US okays 1st drug to fight ‘Jewish’ breast cancer gene
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US okays 1st drug to fight ‘Jewish’ breast cancer gene

Lynparza approved by FDA for patients with the inherited BRCA mutations who have undergone chemotherapy

Some Ashkenazi Jewish women who carry a particular BRCA-1 genetic mutation have a 65 percent chance of developing breast cancer. (Media for Medical/UIG via Getty Images)
Some Ashkenazi Jewish women who carry a particular BRCA-1 genetic mutation have a 65 percent chance of developing breast cancer. (Media for Medical/UIG via Getty Images)

US regulators have approved the first drug aimed at women with advanced breast cancer caused by an inherited flawed gene, known as the “Jewish gene” because of its prevalence in Ashkenazi Jewish women.

The Food and Drug Administration on Friday approved AstraZeneca PLC’s Lynparza for patients with inherited BRCA gene mutations who have undergone chemotherapy.

The drug has been on the market since 2014 for ovarian cancer, and is the first in a new class of medicines called PARP inhibitors to be approved for breast cancer. PARP inhibitors prevent cancer cells from fixing problems in their DNA.

In the US, Lynparza will cost $13,886 per month without insurance, according to AstraZeneca. The company is offering patients financial assistance.

“While there is currently no cure for metastatic breast cancer, today’s approval offers a new, targeted option that may help to delay disease progression for these patients,” Dr. Susan M. Domchek at the University of Pennsylvania’s Abramson Cancer Center said in a statement.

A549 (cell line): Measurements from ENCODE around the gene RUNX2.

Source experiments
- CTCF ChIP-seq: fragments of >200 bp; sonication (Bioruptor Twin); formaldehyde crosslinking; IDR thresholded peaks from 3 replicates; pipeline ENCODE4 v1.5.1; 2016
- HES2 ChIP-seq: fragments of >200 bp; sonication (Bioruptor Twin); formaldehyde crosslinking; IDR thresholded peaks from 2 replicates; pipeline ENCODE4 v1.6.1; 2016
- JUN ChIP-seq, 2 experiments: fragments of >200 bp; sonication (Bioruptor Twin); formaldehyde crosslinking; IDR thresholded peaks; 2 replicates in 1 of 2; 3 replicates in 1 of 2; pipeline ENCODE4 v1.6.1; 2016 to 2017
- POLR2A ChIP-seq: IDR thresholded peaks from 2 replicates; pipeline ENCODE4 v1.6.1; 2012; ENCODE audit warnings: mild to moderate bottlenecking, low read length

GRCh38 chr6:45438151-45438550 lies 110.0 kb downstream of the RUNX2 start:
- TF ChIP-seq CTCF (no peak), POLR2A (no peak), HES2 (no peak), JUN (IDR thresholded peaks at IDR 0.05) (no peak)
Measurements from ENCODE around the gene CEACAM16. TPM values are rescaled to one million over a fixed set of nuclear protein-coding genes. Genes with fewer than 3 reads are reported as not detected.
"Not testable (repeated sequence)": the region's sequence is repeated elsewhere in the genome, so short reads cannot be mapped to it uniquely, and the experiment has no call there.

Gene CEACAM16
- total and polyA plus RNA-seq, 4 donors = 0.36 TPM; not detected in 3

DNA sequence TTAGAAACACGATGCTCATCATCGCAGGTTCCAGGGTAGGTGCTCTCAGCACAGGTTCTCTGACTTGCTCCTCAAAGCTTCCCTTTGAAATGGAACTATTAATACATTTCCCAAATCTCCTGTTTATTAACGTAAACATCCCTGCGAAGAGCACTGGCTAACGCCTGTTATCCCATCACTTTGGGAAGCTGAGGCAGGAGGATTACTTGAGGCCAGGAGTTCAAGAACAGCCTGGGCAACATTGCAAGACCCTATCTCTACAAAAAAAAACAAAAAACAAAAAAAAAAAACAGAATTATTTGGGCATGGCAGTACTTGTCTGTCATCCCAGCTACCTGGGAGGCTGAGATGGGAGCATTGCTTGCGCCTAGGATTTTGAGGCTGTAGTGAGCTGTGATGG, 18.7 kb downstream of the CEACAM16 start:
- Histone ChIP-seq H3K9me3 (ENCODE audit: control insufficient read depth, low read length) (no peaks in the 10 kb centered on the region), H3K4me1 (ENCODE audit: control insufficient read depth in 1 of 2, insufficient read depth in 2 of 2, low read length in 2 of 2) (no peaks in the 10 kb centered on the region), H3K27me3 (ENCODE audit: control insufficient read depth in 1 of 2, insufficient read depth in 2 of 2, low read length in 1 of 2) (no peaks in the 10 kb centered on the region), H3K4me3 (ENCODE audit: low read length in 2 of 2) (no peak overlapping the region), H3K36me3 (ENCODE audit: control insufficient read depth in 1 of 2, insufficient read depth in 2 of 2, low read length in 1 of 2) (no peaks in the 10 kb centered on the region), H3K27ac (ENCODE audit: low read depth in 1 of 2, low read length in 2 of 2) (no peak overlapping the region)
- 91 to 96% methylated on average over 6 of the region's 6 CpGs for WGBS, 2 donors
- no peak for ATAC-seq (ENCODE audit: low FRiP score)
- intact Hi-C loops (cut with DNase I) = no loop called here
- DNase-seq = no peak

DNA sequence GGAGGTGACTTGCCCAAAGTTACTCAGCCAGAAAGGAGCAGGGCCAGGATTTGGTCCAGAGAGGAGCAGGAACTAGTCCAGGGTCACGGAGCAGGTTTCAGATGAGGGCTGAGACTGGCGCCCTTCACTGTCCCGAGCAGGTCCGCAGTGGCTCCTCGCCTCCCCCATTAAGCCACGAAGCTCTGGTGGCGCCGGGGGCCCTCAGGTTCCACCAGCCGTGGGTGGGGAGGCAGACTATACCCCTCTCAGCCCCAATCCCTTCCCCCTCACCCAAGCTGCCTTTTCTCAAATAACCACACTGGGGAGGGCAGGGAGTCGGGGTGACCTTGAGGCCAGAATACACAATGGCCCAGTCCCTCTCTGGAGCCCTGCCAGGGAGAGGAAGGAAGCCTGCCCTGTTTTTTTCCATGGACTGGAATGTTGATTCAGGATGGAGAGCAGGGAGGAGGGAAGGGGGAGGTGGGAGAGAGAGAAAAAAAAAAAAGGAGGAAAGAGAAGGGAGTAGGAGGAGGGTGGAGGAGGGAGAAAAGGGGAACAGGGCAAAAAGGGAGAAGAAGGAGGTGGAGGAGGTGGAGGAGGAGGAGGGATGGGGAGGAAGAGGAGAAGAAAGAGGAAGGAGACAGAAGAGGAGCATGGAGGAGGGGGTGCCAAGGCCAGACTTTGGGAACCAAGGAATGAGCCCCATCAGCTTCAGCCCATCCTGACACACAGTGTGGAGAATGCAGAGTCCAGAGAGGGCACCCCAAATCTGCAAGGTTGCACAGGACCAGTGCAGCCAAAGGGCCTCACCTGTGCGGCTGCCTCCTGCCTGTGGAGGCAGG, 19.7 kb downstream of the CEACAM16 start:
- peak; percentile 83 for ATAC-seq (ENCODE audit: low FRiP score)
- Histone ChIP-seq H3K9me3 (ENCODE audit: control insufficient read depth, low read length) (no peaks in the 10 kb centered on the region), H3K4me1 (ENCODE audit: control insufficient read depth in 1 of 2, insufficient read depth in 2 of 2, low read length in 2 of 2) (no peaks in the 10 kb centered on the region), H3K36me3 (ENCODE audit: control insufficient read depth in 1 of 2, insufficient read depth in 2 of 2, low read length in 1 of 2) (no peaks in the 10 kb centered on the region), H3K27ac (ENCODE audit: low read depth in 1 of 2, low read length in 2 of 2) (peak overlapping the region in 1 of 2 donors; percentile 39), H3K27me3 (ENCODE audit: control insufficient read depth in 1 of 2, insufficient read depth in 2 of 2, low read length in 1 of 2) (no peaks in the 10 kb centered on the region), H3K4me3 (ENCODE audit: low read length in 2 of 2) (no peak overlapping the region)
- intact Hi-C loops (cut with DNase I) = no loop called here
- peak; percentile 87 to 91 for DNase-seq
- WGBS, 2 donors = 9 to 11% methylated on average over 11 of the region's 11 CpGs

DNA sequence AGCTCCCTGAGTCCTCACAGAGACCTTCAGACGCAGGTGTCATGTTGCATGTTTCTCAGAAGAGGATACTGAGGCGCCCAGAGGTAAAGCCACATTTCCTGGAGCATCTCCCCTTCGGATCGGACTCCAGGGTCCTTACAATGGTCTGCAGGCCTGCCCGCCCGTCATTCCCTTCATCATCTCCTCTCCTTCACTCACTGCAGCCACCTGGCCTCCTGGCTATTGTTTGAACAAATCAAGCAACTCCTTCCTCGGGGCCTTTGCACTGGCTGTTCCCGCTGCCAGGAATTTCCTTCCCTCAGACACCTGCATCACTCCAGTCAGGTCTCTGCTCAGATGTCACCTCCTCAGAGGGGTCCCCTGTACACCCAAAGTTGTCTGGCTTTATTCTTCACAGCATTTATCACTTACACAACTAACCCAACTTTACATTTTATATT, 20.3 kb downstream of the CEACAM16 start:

Until recently, cancer medicines targeted the disease based on where in the body it occurs.

This photo provided by AstraZeneca shows a bottle of Lynparza. (Courtesy of AstraZeneca via AP)

This is a new approach to “target the underlying genetic causes of a cancer,” the FDA’s Dr. Richard Pazdur said in a statement.

The agency also approved a companion blood test from Myriad Genetic Laboratories Inc. for detecting BRCA mutations and determining which patients likely would benefit from Lynparza.

About 250,000 people each year are diagnosed with breast cancer and just over 40,000 die from it, according to the National Cancer Institute. About 20 percent to 25 percent of patients with hereditary breast cancers have a BRCA mutation. BRCA-related breast cancer often strikes younger people and is harder to treat than other breast cancers.

Ashkenazi Jewish women are believed to be more susceptible to the mutation because of their limited gene pool.

Ashkenazi Jews in particular have a significantly higher risk for breast cancer: They are about three times as likely as non-Ashkenazim to carry mutations in the BRCA-1 and BRCA-2 genes that lead to a very high chance of developing cancer. One of the BRCA-1 mutations is associated with a 65% chance of developing breast cancer. Based on family history, including on the father’s side, the chances could be even higher.

The latest approval was based on a study of 302 women with cancers that have spread beyond the breast and who had a BRCA gene mutation.

Lynparza modestly delayed the time until cancer worsened — seven months versus four months for women given one of three commonly used chemotherapies. About half the study participants responded to Lynparza compared with about a quarter of those only treated with chemotherapy. It’s unknown whether treatment increases survival.

Possible side effects are less severe than for chemotherapy, but serious problems can include blood and bone marrow cancers. Common side effects include nausea, fatigue, respiratory infections and blood count problems.

Lynparza is marketed jointly by UK-based AstraZeneca and Merck & Co., which is based in Kenilworth, New Jersey.

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